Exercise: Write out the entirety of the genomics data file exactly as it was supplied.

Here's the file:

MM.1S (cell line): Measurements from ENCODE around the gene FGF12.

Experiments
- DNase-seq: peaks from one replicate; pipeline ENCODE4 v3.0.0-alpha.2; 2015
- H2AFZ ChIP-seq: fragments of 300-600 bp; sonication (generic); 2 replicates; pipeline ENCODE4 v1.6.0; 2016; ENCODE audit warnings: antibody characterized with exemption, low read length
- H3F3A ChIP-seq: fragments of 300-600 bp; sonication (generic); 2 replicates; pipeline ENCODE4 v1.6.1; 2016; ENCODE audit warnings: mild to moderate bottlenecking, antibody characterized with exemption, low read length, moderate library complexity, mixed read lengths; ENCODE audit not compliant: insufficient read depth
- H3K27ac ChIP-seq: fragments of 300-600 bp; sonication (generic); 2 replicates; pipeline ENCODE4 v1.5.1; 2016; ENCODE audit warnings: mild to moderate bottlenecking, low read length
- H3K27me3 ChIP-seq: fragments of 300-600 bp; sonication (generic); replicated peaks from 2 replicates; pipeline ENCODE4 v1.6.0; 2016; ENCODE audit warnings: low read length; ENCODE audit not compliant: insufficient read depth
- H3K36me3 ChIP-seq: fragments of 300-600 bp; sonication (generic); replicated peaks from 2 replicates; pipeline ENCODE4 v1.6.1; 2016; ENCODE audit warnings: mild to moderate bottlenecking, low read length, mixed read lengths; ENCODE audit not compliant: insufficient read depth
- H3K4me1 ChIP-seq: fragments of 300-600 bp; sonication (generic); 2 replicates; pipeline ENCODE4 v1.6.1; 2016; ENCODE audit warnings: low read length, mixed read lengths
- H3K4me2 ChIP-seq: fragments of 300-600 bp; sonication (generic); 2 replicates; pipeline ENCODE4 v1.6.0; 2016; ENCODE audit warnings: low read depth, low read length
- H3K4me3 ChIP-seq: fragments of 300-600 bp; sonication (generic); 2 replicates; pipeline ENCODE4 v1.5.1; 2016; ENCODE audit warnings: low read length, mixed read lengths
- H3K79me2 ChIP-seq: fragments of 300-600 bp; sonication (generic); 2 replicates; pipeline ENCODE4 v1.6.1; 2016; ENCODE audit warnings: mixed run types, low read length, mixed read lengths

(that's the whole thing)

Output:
MM.1S (cell line): Measurements from ENCODE around the gene FGF12.

Experiments
- DNase-seq: peaks from one replicate; pipeline ENCODE4 v3.0.0-alpha.2; 2015
- H2AFZ ChIP-seq: fragments of 300-600 bp; sonication (generic); 2 replicates; pipeline ENCODE4 v1.6.0; 2016; ENCODE audit warnings: antibody characterized with exemption, low read length
- H3F3A ChIP-seq: fragments of 300-600 bp; sonication (generic); 2 replicates; pipeline ENCODE4 v1.6.1; 2016; ENCODE audit warnings: mild to moderate bottlenecking, antibody characterized with exemption, low read length, moderate library complexity, mixed read lengths; ENCODE audit not compliant: insufficient read depth
- H3K27ac ChIP-seq: fragments of 300-600 bp; sonication (generic); 2 replicates; pipeline ENCODE4 v1.5.1; 2016; ENCODE audit warnings: mild to moderate bottlenecking, low read length
- H3K27me3 ChIP-seq: fragments of 300-600 bp; sonication (generic); replicated peaks from 2 replicates; pipeline ENCODE4 v1.6.0; 2016; ENCODE audit warnings: low read length; ENCODE audit not compliant: insufficient read depth
- H3K36me3 ChIP-seq: fragments of 300-600 bp; sonication (generic); replicated peaks from 2 replicates; pipeline ENCODE4 v1.6.1; 2016; ENCODE audit warnings: mild to moderate bottlenecking, low read length, mixed read lengths; ENCODE audit not compliant: insufficient read depth
- H3K4me1 ChIP-seq: fragments of 300-600 bp; sonication (generic); 2 replicates; pipeline ENCODE4 v1.6.1; 2016; ENCODE audit warnings: low read length, mixed read lengths
- H3K4me2 ChIP-seq: fragments of 300-600 bp; sonication (generic); 2 replicates; pipeline ENCODE4 v1.6.0; 2016; ENCODE audit warnings: low read depth, low read length
- H3K4me3 ChIP-seq: fragments of 300-600 bp; sonication (generic); 2 replicates; pipeline ENCODE4 v1.5.1; 2016; ENCODE audit warnings: low read length, mixed read lengths
- H3K79me2 ChIP-seq: fragments of 300-600 bp; sonication (generic); 2 replicates; pipeline ENCODE4 v1.6.1; 2016; ENCODE audit warnings: mixed run types, low read length, mixed read lengths